Horizon 2020 Future Emerging Technologies grant awarded to University of Helsinki for the first time

Novel detector technology to be developed by consortium led by VERIFIN


A consortium led by the Finnish Institute for Verification of the Chemical Weapons Convention (VERIFIN) of the Chemistry Department of the University of Helsinki has been awarded a 3.9 M€ grant the EU’s Horizon 2020 Future Emerging Technologies (FET Open) call (cut-off date: 18 September 2019). The HY budget of the project is 1.4 M€. This call had a total of ~450 proposals, of which 49 got funded. FET Open supports the early-stages of the science and technology research and innovation around new ideas towards radically new future technologies.

The consortium behind the project GIDPROvis (Gas Ion Distillation and Sequential Ion Processing Technologies for Identification and Visualization of Chemicals in Airborne Vapors) consists of the following partners: VERIFIN - University of Helsinki (FI, Coordinator), Gottfried Wilhelm Leibniz Universitaet Hannover (DE), Airsense Analytics GmbH (DE), KARSA OY (FI), ATOS SPAIN SA (ES), National Technical University of Athens (EL), and T4i Engineering (EL).

This is the first time for the University of Helsinki to receive this highly competitive funding. The three-year project will begin in October 2020. Professor Gary Eiceman, a world leader in development of ion mobility technology, will join the VERIFIN team during the highly anticipated project.

In GIDPROvis, two original breakthrough technologies - Gas Ion Distillation (GID) and Sequential Ion Processing (PRO) - provide live visualization (vis) of volatile chemicals in ambient environments giving humans access to a molecular world heretofore unseen. Molecular auras in GIDPROvis are delivered by small, portable GIDPRO analyzers based on high speed separation of ions derived from individual chemicals and their identification using an emerging generation of ion analyzers. While GIDPROvis is principally technology driven, aspects of emotional responses of humans to massive access to chemical information, impacts from these perceptions and human psychology will be explored in simulated, controlled visual experiences of chemical auras. Our aim is to launch a fourth generation of methodology for chemical analysis aligned intrinsically to 5G and IoT communication with miniaturized, ultra-low detection level, live data analyzers to detect and identify chemicals in complex matrices.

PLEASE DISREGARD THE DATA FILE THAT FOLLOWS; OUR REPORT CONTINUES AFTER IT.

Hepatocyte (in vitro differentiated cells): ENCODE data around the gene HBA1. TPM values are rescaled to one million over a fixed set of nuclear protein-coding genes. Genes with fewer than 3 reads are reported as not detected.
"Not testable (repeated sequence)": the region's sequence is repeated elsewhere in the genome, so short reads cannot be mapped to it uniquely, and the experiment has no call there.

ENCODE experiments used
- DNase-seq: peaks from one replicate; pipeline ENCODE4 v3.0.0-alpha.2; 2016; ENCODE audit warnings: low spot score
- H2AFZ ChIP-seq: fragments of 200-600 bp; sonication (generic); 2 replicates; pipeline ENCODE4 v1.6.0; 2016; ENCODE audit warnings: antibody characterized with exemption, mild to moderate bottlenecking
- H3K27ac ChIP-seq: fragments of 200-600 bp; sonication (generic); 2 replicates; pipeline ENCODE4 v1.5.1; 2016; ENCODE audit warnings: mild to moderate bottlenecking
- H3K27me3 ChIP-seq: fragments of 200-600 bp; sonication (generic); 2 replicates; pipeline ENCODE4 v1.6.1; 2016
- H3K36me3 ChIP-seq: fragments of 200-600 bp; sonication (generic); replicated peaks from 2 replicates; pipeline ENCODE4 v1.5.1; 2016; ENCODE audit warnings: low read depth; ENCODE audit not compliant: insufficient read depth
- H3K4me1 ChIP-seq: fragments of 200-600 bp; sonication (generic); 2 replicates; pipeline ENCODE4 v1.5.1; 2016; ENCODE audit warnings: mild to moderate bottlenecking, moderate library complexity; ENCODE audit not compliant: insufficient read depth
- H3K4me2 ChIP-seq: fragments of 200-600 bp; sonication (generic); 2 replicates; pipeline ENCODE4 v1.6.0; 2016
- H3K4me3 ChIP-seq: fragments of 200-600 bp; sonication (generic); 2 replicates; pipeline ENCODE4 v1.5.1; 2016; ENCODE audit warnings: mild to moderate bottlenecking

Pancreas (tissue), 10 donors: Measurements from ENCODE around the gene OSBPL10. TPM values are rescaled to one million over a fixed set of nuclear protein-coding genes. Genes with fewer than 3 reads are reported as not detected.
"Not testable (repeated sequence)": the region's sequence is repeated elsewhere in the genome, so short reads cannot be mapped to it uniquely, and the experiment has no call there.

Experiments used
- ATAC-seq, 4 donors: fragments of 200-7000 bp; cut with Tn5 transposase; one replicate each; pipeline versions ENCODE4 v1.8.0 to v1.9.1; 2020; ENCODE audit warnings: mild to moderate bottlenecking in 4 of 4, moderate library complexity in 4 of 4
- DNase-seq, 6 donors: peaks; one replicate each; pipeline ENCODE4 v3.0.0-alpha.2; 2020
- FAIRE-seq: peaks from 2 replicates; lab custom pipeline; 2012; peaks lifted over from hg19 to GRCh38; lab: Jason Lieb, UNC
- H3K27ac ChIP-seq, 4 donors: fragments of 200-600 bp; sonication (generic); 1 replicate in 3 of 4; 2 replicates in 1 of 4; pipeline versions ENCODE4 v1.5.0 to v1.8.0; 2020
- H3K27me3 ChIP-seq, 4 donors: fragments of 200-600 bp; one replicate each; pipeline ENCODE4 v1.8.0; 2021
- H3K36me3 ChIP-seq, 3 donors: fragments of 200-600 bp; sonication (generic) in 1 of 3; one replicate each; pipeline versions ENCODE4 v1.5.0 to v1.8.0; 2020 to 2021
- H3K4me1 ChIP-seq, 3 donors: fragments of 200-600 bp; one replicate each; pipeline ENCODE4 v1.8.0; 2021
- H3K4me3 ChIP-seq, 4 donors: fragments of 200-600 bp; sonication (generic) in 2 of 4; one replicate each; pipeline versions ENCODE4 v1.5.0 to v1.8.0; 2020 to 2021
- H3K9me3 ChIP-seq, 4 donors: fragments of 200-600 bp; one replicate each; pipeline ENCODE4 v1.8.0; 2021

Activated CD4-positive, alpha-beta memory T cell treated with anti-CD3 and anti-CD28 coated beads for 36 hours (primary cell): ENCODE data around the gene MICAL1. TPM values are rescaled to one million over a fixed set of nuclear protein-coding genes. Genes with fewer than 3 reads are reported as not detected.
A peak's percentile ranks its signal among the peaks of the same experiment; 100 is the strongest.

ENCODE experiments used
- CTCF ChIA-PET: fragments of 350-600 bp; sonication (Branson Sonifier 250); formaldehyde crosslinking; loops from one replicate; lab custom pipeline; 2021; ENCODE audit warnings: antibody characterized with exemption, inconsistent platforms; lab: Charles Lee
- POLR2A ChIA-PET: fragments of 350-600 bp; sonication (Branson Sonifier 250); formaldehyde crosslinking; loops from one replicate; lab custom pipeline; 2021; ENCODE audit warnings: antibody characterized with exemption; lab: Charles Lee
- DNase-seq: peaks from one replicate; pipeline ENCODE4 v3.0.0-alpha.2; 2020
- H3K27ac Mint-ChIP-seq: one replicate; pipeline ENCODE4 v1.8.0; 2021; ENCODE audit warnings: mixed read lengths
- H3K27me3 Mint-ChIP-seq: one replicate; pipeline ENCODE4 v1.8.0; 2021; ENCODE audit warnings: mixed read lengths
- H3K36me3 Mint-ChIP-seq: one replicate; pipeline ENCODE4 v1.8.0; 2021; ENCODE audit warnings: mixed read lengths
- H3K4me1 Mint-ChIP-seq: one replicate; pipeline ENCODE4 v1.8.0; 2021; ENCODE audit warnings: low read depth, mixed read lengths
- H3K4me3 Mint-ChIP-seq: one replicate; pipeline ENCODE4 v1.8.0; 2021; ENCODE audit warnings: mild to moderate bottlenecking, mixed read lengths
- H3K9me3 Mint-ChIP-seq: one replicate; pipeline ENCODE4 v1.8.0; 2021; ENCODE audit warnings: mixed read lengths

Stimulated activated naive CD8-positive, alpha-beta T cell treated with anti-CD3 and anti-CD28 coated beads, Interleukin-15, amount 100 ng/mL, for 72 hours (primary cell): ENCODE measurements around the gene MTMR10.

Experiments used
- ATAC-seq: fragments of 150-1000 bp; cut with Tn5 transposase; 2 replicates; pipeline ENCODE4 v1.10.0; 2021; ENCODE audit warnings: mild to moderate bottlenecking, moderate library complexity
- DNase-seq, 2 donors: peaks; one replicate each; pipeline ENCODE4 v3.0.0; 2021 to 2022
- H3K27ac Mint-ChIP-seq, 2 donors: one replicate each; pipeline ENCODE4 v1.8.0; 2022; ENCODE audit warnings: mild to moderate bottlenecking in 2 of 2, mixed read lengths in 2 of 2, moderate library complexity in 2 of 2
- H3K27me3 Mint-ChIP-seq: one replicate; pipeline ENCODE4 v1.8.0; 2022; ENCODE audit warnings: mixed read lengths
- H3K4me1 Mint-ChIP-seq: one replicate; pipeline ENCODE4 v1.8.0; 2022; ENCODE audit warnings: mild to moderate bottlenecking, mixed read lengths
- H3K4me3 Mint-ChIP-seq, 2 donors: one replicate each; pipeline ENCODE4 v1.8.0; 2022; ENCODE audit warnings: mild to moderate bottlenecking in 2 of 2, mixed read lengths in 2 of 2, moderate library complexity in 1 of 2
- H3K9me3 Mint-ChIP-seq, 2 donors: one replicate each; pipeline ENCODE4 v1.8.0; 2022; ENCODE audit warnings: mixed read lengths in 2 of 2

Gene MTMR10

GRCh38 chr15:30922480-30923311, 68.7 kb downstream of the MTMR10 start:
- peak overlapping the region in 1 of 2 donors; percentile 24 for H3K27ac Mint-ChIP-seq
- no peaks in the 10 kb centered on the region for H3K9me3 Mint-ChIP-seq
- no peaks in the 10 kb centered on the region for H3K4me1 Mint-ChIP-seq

For further information, please contact:

Prof. Paula Vanninen, Project Coordinator, (paula.vanninen@helsinki.fi, +358 2941 50444)

Dr. Hanna Hakulinen, Project Secretary, (hanna.hakulinen@helsinki.fi, +358 5037 67914)